Federal Transfer Taxation and the Role of State Law: Does the Marital Deduction Strike the Proper Balance?
Posted: 31 Mar 2000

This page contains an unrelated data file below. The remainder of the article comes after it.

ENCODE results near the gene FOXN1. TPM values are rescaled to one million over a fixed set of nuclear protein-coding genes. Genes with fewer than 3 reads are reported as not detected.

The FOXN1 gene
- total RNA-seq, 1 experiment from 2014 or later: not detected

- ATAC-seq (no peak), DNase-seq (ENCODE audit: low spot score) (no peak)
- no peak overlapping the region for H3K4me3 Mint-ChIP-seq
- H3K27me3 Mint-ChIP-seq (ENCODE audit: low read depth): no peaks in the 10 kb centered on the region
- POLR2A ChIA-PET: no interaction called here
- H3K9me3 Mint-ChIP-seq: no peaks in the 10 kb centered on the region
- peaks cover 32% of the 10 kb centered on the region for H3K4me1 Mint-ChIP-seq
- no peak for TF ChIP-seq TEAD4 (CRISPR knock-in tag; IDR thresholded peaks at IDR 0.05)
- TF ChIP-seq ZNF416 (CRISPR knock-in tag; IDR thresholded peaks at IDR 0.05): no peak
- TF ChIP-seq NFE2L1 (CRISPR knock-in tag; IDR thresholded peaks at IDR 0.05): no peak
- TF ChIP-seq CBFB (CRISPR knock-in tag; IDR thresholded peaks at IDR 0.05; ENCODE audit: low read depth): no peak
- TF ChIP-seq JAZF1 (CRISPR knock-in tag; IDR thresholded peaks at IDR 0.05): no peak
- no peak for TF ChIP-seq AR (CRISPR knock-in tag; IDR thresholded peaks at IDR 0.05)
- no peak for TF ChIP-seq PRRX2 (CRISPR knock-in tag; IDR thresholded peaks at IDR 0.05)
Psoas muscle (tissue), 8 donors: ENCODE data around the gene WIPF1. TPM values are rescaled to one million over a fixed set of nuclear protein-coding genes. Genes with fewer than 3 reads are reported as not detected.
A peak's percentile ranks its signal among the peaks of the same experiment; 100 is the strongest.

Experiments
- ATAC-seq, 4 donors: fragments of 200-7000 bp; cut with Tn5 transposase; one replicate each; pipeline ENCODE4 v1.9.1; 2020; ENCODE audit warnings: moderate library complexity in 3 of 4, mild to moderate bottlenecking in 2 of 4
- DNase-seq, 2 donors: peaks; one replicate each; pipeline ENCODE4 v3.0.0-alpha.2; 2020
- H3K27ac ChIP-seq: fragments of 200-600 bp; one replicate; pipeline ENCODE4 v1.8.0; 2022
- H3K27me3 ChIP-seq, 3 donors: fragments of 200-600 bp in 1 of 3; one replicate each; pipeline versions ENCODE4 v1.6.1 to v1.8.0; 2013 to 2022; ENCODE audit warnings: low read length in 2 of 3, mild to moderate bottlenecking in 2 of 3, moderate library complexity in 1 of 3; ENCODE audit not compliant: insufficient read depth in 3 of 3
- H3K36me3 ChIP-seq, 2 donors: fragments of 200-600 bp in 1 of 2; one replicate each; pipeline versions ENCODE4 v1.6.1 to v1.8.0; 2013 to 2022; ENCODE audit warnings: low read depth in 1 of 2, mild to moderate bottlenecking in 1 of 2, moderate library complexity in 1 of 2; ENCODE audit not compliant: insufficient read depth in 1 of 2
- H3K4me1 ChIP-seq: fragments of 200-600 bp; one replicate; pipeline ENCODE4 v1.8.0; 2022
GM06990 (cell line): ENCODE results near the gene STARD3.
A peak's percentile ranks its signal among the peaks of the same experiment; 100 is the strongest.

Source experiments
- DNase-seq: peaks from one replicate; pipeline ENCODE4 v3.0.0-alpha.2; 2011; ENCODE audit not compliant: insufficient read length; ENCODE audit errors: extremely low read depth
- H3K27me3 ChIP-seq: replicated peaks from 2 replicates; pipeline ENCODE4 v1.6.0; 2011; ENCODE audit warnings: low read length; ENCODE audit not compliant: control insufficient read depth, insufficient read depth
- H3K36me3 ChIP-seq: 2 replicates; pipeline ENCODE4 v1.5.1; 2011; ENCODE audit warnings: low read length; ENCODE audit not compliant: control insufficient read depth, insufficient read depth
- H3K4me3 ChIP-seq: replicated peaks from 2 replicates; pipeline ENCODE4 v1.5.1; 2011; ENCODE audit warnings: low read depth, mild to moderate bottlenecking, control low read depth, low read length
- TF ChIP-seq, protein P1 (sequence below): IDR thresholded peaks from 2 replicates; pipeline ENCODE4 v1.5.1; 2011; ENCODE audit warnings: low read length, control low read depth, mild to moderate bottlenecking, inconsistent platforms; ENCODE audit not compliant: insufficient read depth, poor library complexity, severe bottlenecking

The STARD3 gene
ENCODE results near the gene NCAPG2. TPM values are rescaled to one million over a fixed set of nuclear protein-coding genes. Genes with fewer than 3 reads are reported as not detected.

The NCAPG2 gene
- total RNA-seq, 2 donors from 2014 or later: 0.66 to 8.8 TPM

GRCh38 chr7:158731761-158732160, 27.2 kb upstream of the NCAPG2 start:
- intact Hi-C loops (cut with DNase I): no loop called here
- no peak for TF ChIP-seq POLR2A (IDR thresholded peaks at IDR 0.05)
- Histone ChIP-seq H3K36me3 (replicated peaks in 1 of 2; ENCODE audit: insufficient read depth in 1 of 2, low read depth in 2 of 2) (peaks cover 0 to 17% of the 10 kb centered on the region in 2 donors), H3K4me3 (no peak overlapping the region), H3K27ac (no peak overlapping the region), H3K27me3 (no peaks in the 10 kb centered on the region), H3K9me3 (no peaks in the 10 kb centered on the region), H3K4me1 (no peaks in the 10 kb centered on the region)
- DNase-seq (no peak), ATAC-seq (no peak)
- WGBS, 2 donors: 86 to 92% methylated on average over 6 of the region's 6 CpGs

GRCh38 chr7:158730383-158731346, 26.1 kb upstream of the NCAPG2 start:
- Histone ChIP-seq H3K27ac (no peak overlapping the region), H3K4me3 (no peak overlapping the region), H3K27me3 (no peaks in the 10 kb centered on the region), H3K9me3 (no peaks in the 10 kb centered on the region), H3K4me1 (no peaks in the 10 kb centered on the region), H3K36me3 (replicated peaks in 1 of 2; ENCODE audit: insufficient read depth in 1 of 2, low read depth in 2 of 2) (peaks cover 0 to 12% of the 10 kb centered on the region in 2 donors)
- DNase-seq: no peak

Across the tax law, and particularly in the transfer tax context, questions of state law often play a critical role. Where the tax law either underemphasizes or overemphasizes state law, the results can be problematic. After examining the interface between tax law and state law generally and various instances in which transfer tax law fails to strike the correct balance, the article turns its focus specifically to the marital deduction provision. It argues that the provision's passing requirement overemphasizes state law and that the Supreme Court's decision in Bosch exacerbates this overemphasis. It then considers various legislative proposals. At the very least, Bosch should be overruled so that there will no longer be any need for the Service or the federal courts to analyze whether a state court decree, or a settlement agreement, accurately reflects the rights of the parties under state law. More broadly, the passing requirement should be repealed and replaced with a rule making the deduction available as long as the property will be included in the surviving spouse's estate, whether the property passes to the spouse under state law or by a gift made to the spouse within some reasonable time after the decedent spouse's death.
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